Shinesparkers Feature:

Prime: Metroid Reimagined Review

Back to Features List

Recently, Metroid Prime celebrated its 20th anniversary and, lacking any official celebration from Nintendo, it was up to the fans to pick up the slack. Released by the Outset Initiative precisely on November 18, 2022, Prime: Metroid Reimagined is a beautiful tribute to the now legendary video game.

Do not come expecting Shinesparkers’ megalomaniac approach to the Harmony of a Hunter albums — this is quite different, a tight 6-track EP by a group of four musicians. It certainly sounds like a band album, cohesive in form and style.

Five of the tracks are inspired by the different regions of Tallon IV — the Overworld, Chozo Ruins, Magmoor Caverns, Phendrana Drifts and Crashed Frigate. The final track is based on the title screen/credits theme. The group does an excellent job in bringing each of the tracks to life using a combination of mostly traditional instruments, with an occasional surprising sound keeping things different.

This is also definitely not a “remake” of the Metroid Prime soundtrack. Full of a cappella vocals, the tracks are certainly the artists’ interpretations rather than replicas of the originals. For example, Magmoor Caverns (which is itself based off a track from Super Metroid) has its main melody carried by a series of “hum-buh-dun” which is not only a fresh take on the track, it also turns it into something fun to sing along to.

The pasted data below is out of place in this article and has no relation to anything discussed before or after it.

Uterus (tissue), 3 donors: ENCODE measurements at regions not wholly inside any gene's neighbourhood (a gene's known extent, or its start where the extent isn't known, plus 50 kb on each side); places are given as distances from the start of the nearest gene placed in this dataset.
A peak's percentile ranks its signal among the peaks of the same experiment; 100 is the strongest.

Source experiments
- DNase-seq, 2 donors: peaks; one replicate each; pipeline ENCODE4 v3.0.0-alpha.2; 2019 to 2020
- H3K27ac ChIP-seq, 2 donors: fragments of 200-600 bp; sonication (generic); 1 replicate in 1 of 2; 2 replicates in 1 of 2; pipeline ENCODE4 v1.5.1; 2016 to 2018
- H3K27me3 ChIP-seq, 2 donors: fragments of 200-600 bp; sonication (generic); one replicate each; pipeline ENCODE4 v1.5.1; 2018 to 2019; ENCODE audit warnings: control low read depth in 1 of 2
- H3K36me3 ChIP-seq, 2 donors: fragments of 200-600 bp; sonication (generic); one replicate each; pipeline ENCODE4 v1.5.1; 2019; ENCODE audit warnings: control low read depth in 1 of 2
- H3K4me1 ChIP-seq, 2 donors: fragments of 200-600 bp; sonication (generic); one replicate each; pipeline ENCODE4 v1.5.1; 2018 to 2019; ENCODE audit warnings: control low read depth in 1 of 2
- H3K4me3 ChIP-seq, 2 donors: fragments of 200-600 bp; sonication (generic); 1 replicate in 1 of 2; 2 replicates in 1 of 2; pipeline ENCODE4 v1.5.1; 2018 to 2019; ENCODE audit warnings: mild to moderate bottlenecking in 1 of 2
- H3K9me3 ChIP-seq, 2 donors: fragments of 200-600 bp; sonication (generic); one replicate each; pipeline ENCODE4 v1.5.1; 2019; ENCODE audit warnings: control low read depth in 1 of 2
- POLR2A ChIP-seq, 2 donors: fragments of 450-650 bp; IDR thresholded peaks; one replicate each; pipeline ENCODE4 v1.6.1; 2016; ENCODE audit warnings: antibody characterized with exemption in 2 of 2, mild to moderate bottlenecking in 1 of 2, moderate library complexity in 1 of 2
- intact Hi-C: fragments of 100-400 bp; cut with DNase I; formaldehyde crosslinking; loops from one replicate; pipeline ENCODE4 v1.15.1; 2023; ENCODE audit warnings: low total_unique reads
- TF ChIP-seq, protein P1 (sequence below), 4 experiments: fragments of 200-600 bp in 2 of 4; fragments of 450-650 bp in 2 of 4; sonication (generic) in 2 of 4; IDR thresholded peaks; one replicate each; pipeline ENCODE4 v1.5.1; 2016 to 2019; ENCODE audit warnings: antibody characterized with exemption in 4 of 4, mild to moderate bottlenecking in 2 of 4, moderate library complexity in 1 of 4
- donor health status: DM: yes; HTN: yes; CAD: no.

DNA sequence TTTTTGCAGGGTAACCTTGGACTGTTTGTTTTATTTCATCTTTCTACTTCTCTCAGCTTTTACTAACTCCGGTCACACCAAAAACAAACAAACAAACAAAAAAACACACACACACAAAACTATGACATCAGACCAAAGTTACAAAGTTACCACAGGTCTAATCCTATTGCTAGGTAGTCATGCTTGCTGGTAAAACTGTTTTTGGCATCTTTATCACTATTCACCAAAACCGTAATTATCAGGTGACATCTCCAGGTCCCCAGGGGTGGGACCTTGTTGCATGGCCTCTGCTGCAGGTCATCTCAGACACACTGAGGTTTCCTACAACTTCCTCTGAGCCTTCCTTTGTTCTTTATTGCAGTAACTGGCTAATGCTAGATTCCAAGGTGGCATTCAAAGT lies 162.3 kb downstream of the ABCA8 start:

I was not surprised when I came to the conclusion that my highlight track is Phendrana Drifts. The original probably stands high in most players’ memories of the OST and it’s fair to say this version of it lives up to expectations. I expect it will be in heavy rotation when snow starts hitting my corner of the world.

But honestly none of the tracks disappoint. They all sound very familiar to fans of the game, of course, while simultaneously sounding fresh compared to so many arrangements I’ve already heard in the past two decades. It being a short album seems like a positive to me — there are no dud tracks and makes it easy to put it back on when the vibes are right.

Nintendo may have skipped Metroid Prime’s anniversary, but the folks at Outset Initiative made sure the date didn’t pass by blank.

Written by Renan Greca